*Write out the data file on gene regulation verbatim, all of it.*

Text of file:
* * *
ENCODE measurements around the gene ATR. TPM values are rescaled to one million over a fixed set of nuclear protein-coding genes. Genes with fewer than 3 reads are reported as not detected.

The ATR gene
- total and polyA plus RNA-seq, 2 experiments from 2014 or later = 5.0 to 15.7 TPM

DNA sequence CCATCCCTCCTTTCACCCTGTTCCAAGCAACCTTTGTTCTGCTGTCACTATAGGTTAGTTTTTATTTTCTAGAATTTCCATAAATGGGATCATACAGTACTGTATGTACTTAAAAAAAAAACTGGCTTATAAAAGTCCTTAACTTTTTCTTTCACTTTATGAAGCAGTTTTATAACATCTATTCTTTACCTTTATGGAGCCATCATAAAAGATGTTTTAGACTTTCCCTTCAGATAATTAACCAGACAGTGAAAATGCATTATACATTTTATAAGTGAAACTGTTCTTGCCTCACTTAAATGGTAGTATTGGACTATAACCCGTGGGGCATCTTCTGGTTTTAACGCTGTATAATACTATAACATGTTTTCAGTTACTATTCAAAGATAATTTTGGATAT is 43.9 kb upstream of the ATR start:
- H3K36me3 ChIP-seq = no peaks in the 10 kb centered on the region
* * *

ENCODE measurements around the gene ATR. TPM values are rescaled to one million over a fixed set of nuclear protein-coding genes. Genes with fewer than 3 reads are reported as not detected.

The ATR gene
- total and polyA plus RNA-seq, 2 experiments from 2014 or later = 5.0 to 15.7 TPM

DNA sequence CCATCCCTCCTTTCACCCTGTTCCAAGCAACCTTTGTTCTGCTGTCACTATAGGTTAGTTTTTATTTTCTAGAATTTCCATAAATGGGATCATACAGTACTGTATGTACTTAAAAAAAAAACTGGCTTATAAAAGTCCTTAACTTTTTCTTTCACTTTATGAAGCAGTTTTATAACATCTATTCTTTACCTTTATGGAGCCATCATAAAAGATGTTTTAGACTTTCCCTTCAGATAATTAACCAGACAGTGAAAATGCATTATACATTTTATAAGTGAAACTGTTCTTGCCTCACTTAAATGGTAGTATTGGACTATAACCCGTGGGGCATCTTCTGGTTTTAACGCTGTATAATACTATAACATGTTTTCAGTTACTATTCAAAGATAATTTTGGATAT is 43.9 kb upstream of the ATR start:
- H3K36me3 ChIP-seq = no peaks in the 10 kb centered on the region